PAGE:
This particular scenario is one that had some planning behind it, and it’s the sort of thing that was largely centered around Xaviul. An average session of The Blackout Club won’t have spectacle of this scale, and as the game grows, it’s not clear how these God Encounters will scale with the playerbase. But it’s still amazing to see how the game rewards its most dedicated players. This kind of experience will be saved for a scarce few who put in the time.

That said, getting to watch Xaviul conduct her investigation reinvigorated my interest in The Blackout Club. I plan to spend more time roaming the streets, and keeping an ear out for that telltale laugh, and seeing what the Voices have in store for me.

Source: Polygon.com

Disney’s new Star Wars ride looks right out of a movie set

The first interior look at the massive Star Wars ride, Rise of the Resistance, shows off an army of Stormtroopers that looks straight out of a movie set.

Star Wars: Galaxy’s Edge opens its doors in Walt Disney World’s Hollywood Studios on Aug. 29. Both the Orlando and Anaheim versions of the land are incomplete, however, as the final piece de resistance so to speak of the immersive experience is set to open doors on Dec. 5 in Florida and Jan. 17, 2020 in California.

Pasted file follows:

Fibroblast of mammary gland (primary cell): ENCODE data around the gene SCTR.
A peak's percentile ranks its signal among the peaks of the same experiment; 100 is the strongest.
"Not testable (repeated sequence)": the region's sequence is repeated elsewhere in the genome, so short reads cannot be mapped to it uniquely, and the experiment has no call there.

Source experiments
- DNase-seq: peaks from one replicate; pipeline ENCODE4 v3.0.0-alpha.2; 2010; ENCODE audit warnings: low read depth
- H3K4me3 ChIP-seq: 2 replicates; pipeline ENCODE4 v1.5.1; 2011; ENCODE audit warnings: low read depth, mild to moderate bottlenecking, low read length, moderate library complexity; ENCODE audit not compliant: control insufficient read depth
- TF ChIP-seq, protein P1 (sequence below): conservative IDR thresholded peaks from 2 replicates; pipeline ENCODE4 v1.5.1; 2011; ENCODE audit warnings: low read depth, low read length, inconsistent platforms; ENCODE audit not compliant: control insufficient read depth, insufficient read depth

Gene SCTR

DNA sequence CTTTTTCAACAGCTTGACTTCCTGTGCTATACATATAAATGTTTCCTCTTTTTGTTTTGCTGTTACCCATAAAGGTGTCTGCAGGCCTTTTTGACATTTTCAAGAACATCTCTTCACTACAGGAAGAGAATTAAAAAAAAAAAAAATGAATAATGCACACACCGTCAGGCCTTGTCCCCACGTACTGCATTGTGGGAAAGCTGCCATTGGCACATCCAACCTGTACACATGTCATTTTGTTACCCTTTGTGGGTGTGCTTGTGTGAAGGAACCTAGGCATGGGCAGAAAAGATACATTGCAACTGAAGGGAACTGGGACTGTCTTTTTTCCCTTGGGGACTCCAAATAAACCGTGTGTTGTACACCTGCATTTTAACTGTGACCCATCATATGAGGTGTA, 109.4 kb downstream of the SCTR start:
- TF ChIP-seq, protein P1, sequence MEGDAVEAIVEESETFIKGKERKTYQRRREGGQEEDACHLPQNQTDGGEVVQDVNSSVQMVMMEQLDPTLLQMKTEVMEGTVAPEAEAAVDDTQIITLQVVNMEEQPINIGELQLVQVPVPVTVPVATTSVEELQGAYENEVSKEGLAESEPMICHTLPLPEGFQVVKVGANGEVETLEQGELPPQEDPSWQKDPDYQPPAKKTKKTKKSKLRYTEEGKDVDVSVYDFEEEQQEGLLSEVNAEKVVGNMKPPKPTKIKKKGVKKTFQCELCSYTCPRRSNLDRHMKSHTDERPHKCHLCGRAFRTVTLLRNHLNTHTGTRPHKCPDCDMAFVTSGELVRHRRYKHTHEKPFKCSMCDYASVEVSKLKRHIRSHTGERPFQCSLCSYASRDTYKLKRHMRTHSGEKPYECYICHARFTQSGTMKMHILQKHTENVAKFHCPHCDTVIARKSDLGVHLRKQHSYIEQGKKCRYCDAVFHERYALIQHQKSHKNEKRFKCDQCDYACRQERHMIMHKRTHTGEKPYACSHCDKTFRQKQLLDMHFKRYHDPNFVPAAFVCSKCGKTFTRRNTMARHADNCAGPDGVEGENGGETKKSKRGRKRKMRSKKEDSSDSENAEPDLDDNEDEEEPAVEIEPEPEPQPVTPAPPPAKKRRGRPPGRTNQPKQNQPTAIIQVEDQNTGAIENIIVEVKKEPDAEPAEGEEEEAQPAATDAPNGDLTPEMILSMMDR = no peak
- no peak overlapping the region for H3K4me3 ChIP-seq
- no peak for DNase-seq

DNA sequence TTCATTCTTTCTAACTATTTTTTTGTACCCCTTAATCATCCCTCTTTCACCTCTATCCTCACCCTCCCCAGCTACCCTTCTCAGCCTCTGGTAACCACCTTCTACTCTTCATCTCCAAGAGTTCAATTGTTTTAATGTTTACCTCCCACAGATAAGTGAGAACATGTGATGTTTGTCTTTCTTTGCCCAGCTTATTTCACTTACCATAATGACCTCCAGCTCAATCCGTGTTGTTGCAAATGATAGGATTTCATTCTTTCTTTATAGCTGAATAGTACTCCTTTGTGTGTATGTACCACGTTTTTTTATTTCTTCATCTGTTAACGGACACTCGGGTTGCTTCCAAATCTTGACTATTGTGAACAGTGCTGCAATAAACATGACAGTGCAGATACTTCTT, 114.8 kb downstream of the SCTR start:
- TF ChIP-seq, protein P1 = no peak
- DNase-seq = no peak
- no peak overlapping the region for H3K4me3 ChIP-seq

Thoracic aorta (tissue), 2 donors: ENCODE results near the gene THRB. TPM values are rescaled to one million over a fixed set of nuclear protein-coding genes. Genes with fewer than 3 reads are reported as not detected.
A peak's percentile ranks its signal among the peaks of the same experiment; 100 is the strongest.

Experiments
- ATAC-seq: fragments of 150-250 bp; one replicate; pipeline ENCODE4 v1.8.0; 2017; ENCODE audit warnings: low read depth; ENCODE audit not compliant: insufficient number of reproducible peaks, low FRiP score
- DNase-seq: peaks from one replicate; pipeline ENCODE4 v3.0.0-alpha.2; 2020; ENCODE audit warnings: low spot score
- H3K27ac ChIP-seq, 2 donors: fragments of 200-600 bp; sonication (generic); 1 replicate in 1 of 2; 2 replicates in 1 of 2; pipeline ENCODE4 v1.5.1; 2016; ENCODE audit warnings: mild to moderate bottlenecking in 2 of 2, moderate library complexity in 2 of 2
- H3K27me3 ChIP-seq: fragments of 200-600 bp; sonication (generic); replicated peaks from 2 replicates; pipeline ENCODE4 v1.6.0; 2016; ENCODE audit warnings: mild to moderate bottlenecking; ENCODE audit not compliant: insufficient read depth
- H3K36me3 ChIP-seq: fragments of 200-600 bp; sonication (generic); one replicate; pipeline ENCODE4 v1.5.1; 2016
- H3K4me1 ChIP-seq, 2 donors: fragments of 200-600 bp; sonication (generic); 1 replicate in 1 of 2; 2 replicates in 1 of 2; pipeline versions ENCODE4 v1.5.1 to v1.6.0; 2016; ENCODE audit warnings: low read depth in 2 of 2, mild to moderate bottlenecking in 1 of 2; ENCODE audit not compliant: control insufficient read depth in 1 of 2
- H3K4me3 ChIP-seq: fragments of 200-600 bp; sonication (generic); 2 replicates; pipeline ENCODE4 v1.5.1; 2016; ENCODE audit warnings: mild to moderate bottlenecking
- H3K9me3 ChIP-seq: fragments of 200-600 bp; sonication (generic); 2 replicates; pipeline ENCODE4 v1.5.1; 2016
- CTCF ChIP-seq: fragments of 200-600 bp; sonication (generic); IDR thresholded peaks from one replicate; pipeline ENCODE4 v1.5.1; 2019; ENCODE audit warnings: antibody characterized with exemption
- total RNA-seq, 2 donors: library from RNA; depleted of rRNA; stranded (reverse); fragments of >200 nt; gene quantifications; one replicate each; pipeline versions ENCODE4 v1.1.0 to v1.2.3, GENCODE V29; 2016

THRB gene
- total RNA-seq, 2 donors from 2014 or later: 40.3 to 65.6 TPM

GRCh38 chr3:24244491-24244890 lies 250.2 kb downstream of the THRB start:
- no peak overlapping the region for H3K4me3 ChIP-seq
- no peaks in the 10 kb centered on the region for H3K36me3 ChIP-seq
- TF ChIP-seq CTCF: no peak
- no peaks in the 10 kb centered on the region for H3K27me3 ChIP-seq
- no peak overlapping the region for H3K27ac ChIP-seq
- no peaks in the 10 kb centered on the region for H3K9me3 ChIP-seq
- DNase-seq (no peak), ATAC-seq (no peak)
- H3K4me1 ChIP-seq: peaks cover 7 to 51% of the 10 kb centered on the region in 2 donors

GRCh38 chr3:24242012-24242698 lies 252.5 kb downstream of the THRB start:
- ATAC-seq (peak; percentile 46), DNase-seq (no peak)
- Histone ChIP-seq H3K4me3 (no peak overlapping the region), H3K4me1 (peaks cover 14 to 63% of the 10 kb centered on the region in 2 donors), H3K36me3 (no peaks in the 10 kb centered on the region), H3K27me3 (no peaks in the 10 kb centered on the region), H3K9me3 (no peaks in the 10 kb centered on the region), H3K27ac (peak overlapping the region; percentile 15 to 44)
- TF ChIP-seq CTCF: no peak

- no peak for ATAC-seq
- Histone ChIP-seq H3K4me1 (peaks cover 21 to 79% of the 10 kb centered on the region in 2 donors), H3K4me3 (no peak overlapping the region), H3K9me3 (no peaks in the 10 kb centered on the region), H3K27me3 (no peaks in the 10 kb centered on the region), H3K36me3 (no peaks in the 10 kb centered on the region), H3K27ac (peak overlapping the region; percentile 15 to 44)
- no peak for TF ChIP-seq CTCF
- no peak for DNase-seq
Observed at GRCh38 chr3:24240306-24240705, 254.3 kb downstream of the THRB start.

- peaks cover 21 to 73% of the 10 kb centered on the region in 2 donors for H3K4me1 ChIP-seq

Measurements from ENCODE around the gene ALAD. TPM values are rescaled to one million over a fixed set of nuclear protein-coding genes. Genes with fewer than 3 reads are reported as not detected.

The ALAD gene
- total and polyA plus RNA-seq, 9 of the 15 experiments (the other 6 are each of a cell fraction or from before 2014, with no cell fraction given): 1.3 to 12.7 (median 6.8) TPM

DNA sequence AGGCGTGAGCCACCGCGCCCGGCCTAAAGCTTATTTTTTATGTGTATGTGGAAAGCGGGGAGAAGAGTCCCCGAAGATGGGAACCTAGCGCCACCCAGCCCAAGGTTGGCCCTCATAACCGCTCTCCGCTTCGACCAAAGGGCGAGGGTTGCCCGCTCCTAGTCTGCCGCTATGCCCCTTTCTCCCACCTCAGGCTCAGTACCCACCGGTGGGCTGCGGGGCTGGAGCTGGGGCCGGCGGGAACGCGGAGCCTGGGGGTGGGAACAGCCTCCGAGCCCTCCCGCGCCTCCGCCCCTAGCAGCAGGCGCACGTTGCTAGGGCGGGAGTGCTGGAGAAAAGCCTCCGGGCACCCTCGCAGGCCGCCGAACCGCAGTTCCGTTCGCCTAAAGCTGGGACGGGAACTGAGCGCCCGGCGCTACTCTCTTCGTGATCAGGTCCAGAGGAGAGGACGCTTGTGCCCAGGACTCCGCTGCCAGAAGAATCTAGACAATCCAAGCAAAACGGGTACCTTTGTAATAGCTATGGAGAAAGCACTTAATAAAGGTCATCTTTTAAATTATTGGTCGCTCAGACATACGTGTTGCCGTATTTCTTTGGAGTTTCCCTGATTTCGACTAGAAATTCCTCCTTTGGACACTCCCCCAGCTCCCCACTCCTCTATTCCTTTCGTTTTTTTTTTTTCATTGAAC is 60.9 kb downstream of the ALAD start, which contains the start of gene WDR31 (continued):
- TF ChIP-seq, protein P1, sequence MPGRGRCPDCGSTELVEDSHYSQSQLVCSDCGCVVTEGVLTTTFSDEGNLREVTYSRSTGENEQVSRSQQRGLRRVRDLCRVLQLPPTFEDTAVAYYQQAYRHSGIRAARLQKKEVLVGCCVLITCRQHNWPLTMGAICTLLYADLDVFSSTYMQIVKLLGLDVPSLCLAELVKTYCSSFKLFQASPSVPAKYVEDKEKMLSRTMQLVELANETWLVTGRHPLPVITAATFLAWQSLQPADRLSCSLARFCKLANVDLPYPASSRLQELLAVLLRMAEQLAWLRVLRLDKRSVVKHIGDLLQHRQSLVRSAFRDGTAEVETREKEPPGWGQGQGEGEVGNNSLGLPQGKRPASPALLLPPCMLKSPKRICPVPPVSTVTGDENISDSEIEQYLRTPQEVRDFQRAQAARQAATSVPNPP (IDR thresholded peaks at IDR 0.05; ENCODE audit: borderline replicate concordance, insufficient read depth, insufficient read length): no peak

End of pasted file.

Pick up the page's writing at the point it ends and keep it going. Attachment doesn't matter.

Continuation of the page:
A sneak peek at D23 showed a brief tease of the ride to come, which will put guests right in the middle of a battle between the First Order and the Resistance. The teaser showed Galaxy’s Edge hero Vi Moradi instructing young heroes about their mission to come, along with towering AT-ATs contained within the ride. According to the Disney Parks Blog, Rise of the Resistance is “one of the most ambitious, advanced and immersive experiences ever undertaken by Walt Disney Imagineering” and if the sheer size of the preview picture is any indication, that might ring true.